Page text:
The continuing boom of technology has seen a rapid and continually compounding increase of innovation over the past two decades, and this will only continue into even more accelerated research, development, and rollout of amazing new products. Standing desks are going to become more and more accessible to a wider consumer base over the next decade, and it is becoming a staple of startup culture or companies with a brand image of cutting-edge workspaces. As technology grows and job duties shift, productivity becomes increasingly important, and the major sell point to corporate will be the productivity boost that standing desks yield.

As the fields of technology and corporate life continue to marry and yield interesting children of innovation, we’ll continue to see more adoption of even more exciting and unique platforms for the workspace. Many standing desks can enable utilization of things like treadmills or other even more highly active innovations, some of which can directly plug into the standing desks’ mini computer for data collection. Par for the course, the data behind correlation of these innovations and productivity is there, which will only further catalyze the market and demand for new desks. It’s an exciting time to be working in the professional world.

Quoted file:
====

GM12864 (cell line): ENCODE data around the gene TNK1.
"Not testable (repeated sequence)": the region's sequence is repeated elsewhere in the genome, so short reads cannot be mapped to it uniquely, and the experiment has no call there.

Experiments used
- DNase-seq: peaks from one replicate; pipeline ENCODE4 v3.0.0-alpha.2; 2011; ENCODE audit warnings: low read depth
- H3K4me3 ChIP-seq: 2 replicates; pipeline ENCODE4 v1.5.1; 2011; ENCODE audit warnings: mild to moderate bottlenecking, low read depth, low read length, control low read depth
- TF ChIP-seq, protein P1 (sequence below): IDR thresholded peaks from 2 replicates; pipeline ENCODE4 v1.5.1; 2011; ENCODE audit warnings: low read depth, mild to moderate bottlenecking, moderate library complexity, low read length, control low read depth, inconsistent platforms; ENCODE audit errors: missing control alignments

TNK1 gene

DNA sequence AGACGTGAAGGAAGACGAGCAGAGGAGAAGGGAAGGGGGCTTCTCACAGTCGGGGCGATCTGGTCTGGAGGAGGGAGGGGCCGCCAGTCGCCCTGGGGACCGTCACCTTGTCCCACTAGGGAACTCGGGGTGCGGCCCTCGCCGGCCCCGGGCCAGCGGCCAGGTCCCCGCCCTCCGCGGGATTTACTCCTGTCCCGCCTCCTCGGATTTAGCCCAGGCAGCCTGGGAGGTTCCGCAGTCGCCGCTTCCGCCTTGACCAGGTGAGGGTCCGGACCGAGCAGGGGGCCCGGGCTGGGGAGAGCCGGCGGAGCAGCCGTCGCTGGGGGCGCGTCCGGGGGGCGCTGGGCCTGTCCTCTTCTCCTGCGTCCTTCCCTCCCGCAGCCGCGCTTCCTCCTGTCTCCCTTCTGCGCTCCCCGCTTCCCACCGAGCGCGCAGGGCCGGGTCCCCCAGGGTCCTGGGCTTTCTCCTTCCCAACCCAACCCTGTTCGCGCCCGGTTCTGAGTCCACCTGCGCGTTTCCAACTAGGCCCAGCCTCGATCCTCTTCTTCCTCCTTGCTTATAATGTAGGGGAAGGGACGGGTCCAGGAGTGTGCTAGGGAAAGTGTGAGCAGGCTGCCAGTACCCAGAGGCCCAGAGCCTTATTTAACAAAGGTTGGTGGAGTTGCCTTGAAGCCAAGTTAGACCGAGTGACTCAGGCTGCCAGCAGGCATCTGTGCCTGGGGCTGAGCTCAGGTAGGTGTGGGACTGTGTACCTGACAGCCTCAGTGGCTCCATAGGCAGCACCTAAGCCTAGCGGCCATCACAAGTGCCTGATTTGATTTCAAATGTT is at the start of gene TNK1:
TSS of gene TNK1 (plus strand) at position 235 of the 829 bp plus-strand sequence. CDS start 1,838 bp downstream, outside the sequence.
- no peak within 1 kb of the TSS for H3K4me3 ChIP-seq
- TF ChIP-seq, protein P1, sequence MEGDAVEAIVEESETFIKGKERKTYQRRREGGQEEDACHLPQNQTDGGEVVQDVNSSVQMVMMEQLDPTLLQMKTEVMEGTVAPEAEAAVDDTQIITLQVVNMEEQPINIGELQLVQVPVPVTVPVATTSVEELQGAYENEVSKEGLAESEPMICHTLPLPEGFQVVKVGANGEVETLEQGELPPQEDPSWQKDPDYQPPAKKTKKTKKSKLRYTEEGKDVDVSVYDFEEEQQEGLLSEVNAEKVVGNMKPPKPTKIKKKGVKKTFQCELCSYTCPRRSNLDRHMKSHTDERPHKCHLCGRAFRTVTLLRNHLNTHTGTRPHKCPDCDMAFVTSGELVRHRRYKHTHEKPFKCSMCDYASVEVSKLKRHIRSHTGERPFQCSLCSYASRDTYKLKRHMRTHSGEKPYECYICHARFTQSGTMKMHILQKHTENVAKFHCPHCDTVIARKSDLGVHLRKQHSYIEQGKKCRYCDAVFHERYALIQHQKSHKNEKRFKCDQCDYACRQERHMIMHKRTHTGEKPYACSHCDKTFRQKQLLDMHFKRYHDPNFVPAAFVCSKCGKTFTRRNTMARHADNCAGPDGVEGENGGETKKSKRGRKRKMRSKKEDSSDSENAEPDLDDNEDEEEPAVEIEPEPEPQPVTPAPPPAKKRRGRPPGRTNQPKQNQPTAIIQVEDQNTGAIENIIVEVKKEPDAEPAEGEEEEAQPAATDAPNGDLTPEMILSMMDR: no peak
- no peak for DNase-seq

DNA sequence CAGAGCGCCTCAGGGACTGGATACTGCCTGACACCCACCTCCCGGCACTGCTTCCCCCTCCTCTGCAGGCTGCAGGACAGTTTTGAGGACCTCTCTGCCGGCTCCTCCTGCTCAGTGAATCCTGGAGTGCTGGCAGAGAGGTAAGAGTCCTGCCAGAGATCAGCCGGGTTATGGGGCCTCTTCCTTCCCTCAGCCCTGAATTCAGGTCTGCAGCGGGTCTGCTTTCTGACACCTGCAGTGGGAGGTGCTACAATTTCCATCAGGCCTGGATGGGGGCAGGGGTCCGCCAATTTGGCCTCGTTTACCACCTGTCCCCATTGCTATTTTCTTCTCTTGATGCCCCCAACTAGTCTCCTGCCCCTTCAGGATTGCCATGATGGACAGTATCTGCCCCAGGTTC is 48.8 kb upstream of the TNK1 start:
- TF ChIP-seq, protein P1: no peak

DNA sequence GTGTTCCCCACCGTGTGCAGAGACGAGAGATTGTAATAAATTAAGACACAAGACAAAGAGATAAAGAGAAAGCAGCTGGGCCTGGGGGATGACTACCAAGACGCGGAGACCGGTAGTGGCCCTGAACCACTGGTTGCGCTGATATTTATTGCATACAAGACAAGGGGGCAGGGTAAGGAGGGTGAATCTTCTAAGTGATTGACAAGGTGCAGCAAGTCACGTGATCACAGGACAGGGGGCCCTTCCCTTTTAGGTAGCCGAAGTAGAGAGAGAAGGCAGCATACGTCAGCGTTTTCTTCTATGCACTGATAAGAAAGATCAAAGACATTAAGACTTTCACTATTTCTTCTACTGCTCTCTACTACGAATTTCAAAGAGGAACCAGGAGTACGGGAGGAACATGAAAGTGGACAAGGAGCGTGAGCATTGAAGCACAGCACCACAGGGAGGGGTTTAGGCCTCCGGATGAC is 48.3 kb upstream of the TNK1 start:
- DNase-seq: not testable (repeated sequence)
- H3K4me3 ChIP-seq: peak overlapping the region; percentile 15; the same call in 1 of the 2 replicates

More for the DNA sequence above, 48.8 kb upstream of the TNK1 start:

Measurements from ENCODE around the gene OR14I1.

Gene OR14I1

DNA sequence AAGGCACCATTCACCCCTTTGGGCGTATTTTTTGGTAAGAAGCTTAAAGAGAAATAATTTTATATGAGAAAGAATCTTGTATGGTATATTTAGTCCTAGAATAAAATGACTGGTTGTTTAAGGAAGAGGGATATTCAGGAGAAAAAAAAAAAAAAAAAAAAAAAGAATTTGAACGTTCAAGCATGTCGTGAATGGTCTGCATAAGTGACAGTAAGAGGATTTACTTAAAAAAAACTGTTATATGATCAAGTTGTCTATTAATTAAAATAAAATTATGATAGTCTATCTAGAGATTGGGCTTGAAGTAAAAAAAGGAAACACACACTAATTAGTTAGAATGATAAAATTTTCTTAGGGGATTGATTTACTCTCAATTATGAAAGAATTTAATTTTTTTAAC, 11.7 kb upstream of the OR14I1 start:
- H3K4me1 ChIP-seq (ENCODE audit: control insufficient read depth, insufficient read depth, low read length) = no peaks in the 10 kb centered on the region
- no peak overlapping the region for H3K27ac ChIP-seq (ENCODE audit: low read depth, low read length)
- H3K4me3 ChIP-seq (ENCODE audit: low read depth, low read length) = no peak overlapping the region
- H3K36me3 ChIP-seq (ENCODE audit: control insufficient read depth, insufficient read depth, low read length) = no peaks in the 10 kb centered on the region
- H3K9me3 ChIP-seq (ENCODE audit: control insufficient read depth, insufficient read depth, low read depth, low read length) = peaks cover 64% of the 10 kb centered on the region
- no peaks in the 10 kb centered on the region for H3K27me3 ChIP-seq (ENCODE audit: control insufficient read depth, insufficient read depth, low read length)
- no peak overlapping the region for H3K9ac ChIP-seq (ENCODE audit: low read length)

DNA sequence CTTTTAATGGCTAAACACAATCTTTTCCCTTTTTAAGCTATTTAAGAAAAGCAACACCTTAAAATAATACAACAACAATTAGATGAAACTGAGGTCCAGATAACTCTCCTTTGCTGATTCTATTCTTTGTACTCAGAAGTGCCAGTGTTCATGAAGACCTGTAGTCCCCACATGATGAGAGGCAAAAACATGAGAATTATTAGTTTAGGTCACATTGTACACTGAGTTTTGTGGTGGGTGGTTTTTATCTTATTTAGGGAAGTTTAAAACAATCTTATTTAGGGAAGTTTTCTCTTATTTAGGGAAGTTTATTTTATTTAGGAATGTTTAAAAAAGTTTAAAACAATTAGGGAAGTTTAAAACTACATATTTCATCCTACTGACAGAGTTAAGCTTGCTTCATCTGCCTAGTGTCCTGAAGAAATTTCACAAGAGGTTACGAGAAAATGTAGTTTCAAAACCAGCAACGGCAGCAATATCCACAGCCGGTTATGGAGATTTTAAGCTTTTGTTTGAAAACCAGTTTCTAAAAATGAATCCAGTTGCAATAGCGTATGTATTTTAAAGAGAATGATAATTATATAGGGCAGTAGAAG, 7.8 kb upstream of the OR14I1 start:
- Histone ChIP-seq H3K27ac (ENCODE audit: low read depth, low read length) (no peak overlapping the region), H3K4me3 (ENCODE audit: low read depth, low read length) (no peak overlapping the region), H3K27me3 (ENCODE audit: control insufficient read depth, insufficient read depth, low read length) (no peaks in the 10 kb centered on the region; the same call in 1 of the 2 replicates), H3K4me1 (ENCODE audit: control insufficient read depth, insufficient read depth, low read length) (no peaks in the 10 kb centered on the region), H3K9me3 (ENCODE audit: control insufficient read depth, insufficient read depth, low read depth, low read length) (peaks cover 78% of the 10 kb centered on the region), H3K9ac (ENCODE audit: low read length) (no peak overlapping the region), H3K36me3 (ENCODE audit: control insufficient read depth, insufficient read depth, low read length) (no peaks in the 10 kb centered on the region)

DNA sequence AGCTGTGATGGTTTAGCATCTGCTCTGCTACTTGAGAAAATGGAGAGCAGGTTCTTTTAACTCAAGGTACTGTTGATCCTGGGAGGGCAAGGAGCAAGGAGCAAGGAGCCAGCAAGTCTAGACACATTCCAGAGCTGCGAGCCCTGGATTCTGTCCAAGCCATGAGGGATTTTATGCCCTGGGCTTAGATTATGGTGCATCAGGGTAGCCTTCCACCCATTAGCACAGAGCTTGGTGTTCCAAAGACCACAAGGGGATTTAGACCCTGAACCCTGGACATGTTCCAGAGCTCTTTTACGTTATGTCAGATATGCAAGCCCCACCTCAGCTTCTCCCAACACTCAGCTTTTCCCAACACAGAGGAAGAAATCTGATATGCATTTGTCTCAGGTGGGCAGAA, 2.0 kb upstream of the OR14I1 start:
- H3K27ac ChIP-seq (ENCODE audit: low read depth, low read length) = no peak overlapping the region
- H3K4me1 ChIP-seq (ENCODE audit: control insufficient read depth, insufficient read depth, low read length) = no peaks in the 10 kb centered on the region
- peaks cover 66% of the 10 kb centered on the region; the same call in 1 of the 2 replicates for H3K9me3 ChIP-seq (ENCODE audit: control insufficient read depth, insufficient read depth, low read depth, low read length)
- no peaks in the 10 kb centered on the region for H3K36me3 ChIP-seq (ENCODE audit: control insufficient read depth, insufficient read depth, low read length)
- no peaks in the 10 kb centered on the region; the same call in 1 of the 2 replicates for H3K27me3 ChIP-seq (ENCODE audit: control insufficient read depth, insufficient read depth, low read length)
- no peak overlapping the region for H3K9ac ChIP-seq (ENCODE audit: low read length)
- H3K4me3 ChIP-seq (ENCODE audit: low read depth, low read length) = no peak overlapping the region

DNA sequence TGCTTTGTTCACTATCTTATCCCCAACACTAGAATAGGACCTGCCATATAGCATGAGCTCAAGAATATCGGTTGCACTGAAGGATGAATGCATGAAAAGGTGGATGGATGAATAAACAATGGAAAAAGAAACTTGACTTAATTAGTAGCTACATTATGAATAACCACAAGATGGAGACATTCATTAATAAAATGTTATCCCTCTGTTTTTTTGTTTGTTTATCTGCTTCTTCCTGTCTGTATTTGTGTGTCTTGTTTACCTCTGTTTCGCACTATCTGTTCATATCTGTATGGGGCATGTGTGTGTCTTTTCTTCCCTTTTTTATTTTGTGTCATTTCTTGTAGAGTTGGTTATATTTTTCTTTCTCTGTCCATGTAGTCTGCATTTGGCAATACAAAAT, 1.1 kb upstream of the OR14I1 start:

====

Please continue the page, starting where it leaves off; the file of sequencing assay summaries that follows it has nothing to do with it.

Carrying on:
This article was contributed by fellow NYU students. If you would like to make a contribution to the NYU Dispatch, please email us.

One thought on “America’s adoption of the standing desk”

  1. Productivity is a bit tricky to measure, but I have been standing at work for 6 years (60% of the day) so I will give it a try. I think you will find that Standup desks make you more alert providing you with more energy throughout the day. Sitting sends a signal to your body, “time to relax”, and standing up, even in not moving much sends the signal “time to get busy.” When you stand up, blood flows better, and your brain gets more oxygen, so it is know wonder you can “think better on your feet.” So for jobs that you tax your brain, try standing up. You end up doing more in less time and likely be more creative. So YES, you can be more productive standing up because of the natural energy boost.